would be too thick. Thick crepes are tough. When the pan isn't too hot, there's time to swirl the batter into a thin layer before it sets. Good crepes are just thick enough to flip without breaking.

Turning a pile of crepes into mille crepe cake takes a lot of filling. If I fill my mille crepe cake with only whipped cream, that's way too rich for me.

mango mille crepe cake photoI need to lighten whipped cream with something. Pastry cream? Too much work. Durian? The fridge will smell for days. Strawberries? Too hard. Mangoes? Hey, bingo!

Sweet and soft, mangoes go well with crepes and cream in both flavour and texture. The cheerful yellow doesn't hurt either. Who doesn't like colourful food?

Most people make about 20 crepes for their mille crepe cake. I do only 11. Why? Because I have a layer of mango between each crepe. That's adding 10 layers in total, so my cake isn't short at all.

Here's how I make my sunny, cheerful, and delicious mango mille crepe cake:

(Recipe for one 16 cm cake)

Crepes (makes 11 pieces using 18 cm frying pan)
mango mille crepe cake photo30 g sugar
100 g eggs
15 g egg yolk
30 g corn oil
60 g plain flour
200 g full-fat milk
1/4 tsp pandan paste

lard for greasing steel pan
or corn oil if using non-stick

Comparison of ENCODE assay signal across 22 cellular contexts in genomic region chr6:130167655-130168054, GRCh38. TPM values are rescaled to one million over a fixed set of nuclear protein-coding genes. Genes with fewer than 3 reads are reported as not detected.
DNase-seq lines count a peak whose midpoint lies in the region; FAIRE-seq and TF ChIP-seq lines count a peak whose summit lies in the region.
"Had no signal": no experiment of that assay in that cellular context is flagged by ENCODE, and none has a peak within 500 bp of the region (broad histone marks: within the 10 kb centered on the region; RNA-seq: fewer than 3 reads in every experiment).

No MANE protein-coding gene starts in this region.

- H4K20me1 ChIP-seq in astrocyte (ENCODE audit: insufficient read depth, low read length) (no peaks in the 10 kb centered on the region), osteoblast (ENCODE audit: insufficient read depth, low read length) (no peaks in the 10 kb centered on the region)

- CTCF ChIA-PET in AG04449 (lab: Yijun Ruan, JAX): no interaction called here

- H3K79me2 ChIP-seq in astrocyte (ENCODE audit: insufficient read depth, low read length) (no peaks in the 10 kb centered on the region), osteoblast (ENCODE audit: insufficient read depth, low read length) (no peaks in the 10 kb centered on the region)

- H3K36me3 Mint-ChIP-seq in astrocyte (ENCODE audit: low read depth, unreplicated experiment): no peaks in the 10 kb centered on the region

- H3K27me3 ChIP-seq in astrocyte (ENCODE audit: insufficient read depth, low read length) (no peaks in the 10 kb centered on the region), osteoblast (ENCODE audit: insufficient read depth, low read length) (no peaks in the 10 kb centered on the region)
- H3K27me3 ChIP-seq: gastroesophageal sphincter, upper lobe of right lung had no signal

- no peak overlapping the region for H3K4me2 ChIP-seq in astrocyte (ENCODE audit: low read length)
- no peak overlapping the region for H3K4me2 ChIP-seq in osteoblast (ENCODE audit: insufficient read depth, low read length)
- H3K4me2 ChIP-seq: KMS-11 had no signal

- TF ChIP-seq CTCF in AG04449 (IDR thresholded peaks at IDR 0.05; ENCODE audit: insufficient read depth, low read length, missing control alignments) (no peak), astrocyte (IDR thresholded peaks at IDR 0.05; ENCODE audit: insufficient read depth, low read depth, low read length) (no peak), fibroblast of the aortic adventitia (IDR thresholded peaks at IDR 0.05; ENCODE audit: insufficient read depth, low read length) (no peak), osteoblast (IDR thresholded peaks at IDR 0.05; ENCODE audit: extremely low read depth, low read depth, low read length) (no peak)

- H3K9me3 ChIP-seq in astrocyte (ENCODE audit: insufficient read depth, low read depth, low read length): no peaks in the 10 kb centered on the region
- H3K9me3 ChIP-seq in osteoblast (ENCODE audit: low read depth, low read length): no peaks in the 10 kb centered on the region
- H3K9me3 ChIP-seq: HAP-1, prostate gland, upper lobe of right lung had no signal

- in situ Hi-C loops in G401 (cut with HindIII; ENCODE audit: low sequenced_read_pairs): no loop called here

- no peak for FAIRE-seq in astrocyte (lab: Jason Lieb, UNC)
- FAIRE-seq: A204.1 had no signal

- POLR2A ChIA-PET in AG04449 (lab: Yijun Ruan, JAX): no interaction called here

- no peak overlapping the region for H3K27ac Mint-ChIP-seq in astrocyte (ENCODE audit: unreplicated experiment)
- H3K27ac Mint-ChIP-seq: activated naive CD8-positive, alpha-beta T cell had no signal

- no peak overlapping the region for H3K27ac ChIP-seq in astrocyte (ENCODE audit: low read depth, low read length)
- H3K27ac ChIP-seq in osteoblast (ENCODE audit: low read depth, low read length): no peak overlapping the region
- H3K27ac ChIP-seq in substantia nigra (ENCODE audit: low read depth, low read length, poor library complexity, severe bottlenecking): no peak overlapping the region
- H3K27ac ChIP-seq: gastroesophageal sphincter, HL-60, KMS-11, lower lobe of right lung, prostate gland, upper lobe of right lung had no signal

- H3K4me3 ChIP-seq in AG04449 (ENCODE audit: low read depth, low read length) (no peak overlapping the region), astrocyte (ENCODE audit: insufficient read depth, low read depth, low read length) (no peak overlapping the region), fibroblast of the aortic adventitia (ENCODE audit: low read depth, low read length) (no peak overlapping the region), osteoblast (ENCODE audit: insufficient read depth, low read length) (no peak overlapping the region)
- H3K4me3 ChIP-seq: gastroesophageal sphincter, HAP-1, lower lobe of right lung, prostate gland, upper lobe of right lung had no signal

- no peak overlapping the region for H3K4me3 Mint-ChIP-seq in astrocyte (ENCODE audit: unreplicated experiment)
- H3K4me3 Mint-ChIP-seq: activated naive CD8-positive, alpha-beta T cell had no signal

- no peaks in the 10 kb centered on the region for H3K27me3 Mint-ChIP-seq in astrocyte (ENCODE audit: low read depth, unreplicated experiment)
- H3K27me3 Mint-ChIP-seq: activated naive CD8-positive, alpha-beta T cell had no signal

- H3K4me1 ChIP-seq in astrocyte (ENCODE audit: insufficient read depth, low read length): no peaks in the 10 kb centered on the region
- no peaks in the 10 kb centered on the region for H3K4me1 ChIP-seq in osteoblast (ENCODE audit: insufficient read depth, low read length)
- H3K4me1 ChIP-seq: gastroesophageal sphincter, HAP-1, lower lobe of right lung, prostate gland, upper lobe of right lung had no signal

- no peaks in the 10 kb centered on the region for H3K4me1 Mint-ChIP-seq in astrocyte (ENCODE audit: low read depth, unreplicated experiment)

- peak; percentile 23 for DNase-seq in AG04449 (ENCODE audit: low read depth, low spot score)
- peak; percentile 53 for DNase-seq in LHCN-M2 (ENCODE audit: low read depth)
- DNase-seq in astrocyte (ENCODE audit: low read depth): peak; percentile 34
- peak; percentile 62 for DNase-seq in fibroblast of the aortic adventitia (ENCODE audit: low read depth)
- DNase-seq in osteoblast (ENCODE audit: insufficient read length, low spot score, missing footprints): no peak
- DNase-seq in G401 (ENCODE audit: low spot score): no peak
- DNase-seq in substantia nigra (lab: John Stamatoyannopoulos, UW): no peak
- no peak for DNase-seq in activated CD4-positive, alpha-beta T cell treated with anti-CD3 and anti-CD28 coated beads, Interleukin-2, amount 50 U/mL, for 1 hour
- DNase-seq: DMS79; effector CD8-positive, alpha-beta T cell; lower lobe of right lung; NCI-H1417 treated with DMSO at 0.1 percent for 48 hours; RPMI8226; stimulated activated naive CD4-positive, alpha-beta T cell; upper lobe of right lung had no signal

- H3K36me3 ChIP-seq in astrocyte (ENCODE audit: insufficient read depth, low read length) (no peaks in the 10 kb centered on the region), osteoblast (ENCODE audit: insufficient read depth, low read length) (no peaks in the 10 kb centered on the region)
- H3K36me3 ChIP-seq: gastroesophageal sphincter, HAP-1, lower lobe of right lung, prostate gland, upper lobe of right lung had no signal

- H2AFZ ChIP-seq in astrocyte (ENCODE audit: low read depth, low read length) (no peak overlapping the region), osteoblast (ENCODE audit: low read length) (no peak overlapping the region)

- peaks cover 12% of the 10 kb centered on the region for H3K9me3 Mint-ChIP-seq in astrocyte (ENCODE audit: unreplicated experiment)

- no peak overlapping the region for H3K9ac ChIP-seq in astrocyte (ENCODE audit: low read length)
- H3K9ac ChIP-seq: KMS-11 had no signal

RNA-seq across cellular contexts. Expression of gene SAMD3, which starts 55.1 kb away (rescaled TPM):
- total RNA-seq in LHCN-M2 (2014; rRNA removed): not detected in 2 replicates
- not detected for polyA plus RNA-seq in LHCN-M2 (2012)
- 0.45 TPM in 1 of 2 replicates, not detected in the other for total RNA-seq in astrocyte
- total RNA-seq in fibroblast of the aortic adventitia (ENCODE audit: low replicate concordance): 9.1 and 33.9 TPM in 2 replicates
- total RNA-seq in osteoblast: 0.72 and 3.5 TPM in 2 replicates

200 g dairy cream with 35% fat, cold
30 g sugar
1/4 tsp vanilla extract
3 mangoes, each about 250 g

To make crepes
1) Mix sugar with eggs, yolk and corn oil till dissolved. Sift plain flour into mixture. Mix till even and smooth. Add half of full-fat milk. Mix till even and smooth. Add remaining milk. Mix till even and smooth.

mango mille crepe cake photo2) Heat 18 cm frying pan over medium-low heat till medium-hot (125-130ºC). Reduce heat to low. Grease pan lightly.

3) Measure 39 g batter into cup. Pour into middle of pan. Swirl quickly to form even layer. Measure another 39 g batter into cup. Set aside. When crepe turns slightly brown around edges (takes about 30 seconds), loosen and flip with flexible spatula. Fry till second side is slightly brown (about 20 seconds). Remove crepe to plate. Repeat frying as before, making 11 crepes in total. Whilst frying, mix batter gently once per batch of 3-4 crepes.

4) Leave crepes till cool. Refrigerate till thoroughly chilled.

mango mille crepe cake photoTo make filling
5) Whip dairy cream with sugar till thick. Add vanilla extract. Whip till cream is just stiff enough to stick to whisk. Place cream in fridge.

5) Peel mangoes. Cut into 1 mm thick slices. Discard peel and seeds.

To assemble cake